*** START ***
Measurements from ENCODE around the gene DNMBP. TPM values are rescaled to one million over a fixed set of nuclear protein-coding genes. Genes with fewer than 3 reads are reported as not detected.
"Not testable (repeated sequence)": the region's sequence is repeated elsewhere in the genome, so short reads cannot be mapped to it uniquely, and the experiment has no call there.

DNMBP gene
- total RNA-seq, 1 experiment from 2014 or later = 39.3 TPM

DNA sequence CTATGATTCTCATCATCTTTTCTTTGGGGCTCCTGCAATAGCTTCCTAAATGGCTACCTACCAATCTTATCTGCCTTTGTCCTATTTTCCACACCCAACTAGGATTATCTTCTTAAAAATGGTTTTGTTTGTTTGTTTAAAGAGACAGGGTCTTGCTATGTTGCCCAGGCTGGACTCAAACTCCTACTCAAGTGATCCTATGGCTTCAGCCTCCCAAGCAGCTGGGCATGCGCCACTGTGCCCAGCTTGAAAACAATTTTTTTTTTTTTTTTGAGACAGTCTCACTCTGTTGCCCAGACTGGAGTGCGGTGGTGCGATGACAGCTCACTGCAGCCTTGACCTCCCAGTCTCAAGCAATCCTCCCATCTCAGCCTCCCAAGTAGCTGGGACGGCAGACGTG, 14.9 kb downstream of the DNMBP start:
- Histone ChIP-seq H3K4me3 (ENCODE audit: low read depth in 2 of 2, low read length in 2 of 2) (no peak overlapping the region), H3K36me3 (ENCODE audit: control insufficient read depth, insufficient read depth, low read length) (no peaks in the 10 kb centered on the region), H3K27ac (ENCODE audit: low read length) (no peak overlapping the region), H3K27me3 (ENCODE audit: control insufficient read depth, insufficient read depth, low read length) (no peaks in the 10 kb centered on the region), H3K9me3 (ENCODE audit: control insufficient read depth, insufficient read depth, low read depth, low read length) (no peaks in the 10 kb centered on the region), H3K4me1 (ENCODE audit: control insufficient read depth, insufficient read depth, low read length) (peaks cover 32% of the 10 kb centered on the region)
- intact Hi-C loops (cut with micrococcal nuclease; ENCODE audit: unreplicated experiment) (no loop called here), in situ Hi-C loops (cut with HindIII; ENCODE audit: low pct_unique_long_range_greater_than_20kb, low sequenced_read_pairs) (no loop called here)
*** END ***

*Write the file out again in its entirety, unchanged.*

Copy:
Measurements from ENCODE around the gene DNMBP. TPM values are rescaled to one million over a fixed set of nuclear protein-coding genes. Genes with fewer than 3 reads are reported as not detected.
"Not testable (repeated sequence)": the region's sequence is repeated elsewhere in the genome, so short reads cannot be mapped to it uniquely, and the experiment has no call there.

DNMBP gene
- total RNA-seq, 1 experiment from 2014 or later = 39.3 TPM

DNA sequence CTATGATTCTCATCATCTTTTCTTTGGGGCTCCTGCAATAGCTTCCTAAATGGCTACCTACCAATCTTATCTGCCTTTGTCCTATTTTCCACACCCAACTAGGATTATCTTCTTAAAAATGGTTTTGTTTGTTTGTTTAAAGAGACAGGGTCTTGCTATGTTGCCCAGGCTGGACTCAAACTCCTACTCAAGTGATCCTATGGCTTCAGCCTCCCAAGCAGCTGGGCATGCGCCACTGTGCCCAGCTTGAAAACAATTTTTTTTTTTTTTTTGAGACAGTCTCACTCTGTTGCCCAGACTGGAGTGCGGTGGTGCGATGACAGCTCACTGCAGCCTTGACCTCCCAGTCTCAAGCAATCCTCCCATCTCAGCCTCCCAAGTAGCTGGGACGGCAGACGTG, 14.9 kb downstream of the DNMBP start:
- Histone ChIP-seq H3K4me3 (ENCODE audit: low read depth in 2 of 2, low read length in 2 of 2) (no peak overlapping the region), H3K36me3 (ENCODE audit: control insufficient read depth, insufficient read depth, low read length) (no peaks in the 10 kb centered on the region), H3K27ac (ENCODE audit: low read length) (no peak overlapping the region), H3K27me3 (ENCODE audit: control insufficient read depth, insufficient read depth, low read length) (no peaks in the 10 kb centered on the region), H3K9me3 (ENCODE audit: control insufficient read depth, insufficient read depth, low read depth, low read length) (no peaks in the 10 kb centered on the region), H3K4me1 (ENCODE audit: control insufficient read depth, insufficient read depth, low read length) (peaks cover 32% of the 10 kb centered on the region)
- intact Hi-C loops (cut with micrococcal nuclease; ENCODE audit: unreplicated experiment) (no loop called here), in situ Hi-C loops (cut with HindIII; ENCODE audit: low pct_unique_long_range_greater_than_20kb, low sequenced_read_pairs) (no loop called here)